When will Honduras have a Supreme Court? (And why it matters) (Feb. 9, 2016)
Ever since the 2009 coup in Honduras, the Supreme Court has played a starring role in some of the most important political controversies in that country, and this year is no exception. According to the Honduran Constitution, by January 25 of this year, the Honduran Congress should have selected 15 members of the Honduran Supreme Court, to serve together for a seven-year term (2016-2023). These 15 should be chosen from a slate of 45 candidates, presented by a nominating board with a diverse make-up of political actors. However, up until now, and following what observers have referred to as a flawed process, the Honduran Congress has been able to agree only upon eight justices. The fourth session to attempt to complete the roster will be held today, and El Heraldo is reporting that is some likelihood they will come to an agreement on the remaining seven justices.
The reason for the delay has everything to do with electoral politics, and how much has changed since the 2009 coup, but particularly in the last two years since the congressional make-up evolved from an essentially two-party system (with power divided between Liberals and Nationals) into a multi-party system (with two major opposition parties, LIBRE – headed by former President Manuel Zelaya – and the Anti-Corruption Party, or PAC, headed by Salvador Nasralla). In the 2013 elections, the Liberals and Nationals fell three votes shy of a 2/3 majority – the amount required to elect the Supreme Court -- for the first time since the early 1980s. So when it came time for Congress to a vote on the 15 justices agreed upon between the Nationals and Liberals, they could not muster votes for the entire package.
Until now, the opposition parties have been firm in resisting the imposition of the remaining candidates, basically protesting two major issues: (1) the fact that all of the candidates are only from the two traditional parties and (2) that many are incompetent, at best, or corrupt, at worst. LIBRE has refused to negotiate at all, whereas the PAC has agreed to sign off on six candidates they think are relatively good, and conceding one other that was nominated by the government, according to a report last week in La Tribuna. The PAC also conditioned its support on two longstanding electoral reform demands: to include the four major parties in an Executive Electoral Council that would supervise the overhaul of the electoral system, and that a second round in the presidential race be required.
But just how reasonable are those demands? On the first point, it’s worth noting that the current Supreme Electoral Tribunal is run by authorities from the Liberals and Nationals, despite the fact that LIBRE is now the second largest party, but those authorities were hastily and prematurely elected before the current, more diverse Congress assumed power. And on the second point, in fact it is no different than what all of the political parties agreed to before the last elections, and that included the assent of then-president of the Congress, Juan Orlando Hernandez (who took office on the first round with 37% of the vote). (See further details in the most recent Congressional Research Service report.)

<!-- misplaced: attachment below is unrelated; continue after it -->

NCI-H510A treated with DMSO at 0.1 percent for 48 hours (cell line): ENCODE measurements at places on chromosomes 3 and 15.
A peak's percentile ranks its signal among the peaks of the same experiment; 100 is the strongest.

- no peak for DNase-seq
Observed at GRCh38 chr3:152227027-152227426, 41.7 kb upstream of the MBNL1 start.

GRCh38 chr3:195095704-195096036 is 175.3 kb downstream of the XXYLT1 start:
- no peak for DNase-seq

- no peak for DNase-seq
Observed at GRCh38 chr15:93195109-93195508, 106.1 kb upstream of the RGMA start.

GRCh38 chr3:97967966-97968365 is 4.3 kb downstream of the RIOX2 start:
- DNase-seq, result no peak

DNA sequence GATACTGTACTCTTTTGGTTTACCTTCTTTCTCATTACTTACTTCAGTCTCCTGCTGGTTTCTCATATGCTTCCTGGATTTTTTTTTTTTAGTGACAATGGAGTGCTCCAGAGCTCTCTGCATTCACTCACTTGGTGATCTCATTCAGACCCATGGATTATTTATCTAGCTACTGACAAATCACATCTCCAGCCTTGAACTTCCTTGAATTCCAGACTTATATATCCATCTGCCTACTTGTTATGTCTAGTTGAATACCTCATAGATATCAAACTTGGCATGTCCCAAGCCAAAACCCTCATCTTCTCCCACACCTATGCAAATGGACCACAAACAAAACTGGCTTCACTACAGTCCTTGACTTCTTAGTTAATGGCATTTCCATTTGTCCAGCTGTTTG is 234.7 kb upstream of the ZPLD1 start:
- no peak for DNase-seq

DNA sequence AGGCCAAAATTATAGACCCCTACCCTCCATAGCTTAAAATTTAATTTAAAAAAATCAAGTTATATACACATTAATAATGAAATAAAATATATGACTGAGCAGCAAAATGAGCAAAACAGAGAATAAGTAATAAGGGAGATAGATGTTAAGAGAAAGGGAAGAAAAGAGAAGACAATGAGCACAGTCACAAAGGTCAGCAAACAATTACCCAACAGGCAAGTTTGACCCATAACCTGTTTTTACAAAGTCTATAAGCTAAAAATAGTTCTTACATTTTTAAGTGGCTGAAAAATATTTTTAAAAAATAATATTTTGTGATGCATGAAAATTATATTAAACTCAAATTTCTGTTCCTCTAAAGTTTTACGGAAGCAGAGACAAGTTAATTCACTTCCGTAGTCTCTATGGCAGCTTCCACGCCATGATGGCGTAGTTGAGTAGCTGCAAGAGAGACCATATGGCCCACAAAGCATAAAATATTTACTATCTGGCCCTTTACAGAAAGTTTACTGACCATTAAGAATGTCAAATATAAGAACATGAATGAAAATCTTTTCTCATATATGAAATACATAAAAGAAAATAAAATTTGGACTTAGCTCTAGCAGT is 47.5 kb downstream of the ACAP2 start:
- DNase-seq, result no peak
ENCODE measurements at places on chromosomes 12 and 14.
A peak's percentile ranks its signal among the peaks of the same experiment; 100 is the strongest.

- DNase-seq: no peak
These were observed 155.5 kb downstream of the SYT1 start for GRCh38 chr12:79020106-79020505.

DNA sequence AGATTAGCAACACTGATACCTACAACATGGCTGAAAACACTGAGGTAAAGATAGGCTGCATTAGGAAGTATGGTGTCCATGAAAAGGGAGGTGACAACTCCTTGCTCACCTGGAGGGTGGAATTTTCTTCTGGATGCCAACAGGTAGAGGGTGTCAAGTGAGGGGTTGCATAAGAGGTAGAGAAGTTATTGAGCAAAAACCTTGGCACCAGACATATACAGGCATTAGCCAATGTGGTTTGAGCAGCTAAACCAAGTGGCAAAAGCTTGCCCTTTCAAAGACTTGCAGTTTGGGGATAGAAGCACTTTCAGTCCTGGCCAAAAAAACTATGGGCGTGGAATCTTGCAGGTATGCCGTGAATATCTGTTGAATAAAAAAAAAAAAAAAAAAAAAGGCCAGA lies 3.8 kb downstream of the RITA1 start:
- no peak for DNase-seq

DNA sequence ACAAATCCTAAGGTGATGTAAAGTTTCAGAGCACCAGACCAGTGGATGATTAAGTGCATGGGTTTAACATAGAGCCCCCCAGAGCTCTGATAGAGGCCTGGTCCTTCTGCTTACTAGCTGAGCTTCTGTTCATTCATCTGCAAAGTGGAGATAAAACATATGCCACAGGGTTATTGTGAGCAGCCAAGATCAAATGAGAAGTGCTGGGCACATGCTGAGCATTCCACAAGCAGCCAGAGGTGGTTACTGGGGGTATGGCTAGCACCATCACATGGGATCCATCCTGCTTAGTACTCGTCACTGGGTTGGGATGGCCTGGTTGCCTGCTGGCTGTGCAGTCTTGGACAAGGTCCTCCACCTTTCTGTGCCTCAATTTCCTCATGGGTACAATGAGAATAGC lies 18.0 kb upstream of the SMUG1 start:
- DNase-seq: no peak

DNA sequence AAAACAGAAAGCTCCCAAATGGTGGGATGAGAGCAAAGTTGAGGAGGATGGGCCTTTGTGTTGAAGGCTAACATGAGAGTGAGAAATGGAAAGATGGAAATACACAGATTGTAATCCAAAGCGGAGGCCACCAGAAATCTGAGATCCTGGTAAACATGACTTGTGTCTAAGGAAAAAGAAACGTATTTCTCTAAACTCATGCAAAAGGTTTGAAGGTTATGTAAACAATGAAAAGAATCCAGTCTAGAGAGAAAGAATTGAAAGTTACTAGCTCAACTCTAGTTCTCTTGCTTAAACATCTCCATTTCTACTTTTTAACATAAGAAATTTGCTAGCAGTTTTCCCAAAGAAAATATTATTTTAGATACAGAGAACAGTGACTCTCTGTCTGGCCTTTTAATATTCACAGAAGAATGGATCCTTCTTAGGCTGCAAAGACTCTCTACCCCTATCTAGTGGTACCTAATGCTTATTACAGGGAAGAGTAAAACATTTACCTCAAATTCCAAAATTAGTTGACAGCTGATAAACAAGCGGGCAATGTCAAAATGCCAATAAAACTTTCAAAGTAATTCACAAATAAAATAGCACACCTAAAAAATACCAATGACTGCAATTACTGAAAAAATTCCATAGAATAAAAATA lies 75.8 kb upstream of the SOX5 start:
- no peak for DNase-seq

Nevertheless, the Liberals and Nationals only need three votes, and El Heraldo is reporting this morning that it seems they will have two votes each from the PAC and LIBRE parties, giving them a safe margin of victory by one vote. If this turns out to be the case, you might be asking yourself, just what kind of shenanigans took place behind the scenes to get these two legislators to vote for the National/Liberal package of justices?
Well, the answer may well be found in recent allegations -- surfaced by Radio Globo reporter David Romero Ellner (and cited yesterday by the invaluable Honduras Culture and Politics blog) – that the National Party has been funneling money to a trade association, which in turn has paid off legislators to support various National Party projects, including for their Supreme Court candidates. While this is excellent fodder for the yet-to-be-installed MACCIH (international anti-corruption commission), it remains to be seen if these charges will get any traction from the Attorney General’s office.
So why does all of this matter? One can think of many reasons not to let the opposition into the hallowed chambers of the Supreme Court, but none more important than staving off any attempt to reverse the prior, illegal ruling by the current constitutional court made last year in favor of presidential re-election. (And that ruling could only come about because Congress had, in 2012, illegally dismissed four of the five justices on the constitutional court – the lone justice left untouched was later rewarded with the post of Attorney General, Oscar Chinchilla, who continues to this day.) Prior to this vote, which it appears the opposition parties might lose, a year ago they had been successful in defeating the President’s attempt to raise the status of the new military police in the Constitution. But there will be only so much they can do if the Supreme Court elected for the next seven years remains beholden to the two traditional parties.
-- guest analysis by David Holiday
A new study by study led by the Igarapé Institute and the Centro de Investigacio y Doencia Economicas (CIDE) explores the causes of the recent increase in criminal violence in Mexico City. Mexico's capital had a 20 percent increase in homicides last year and about a third of the population was victim of a crime. While the media popularly attributes the problem to conflicts between drug trafficking organizations, gangs, militias and a corrupt police force. The study's authors, Carlos Vilalta and Robert Muggah, found "a robust relationship between high-crime areas and what criminologists call 'social disorganization' and 'institutional anomie.' Put simply, crime is correlated with underdevelopment, income inequality, low voter turn-out, and the extent of family cohesion." The study is covered in an article in Stability Journal, and they have a brief in Americas Quarterly. The policy implications of the study are interesting: as family disruption is a good predictor of violent crime, they conclude that public authorities need to start investing more seriously in parental skills and childcare provision. They also recommend focusing law enforcement on crime hotspots, but not the usual temptations to deploy more police, throw more people in prison and increase penalties for crime.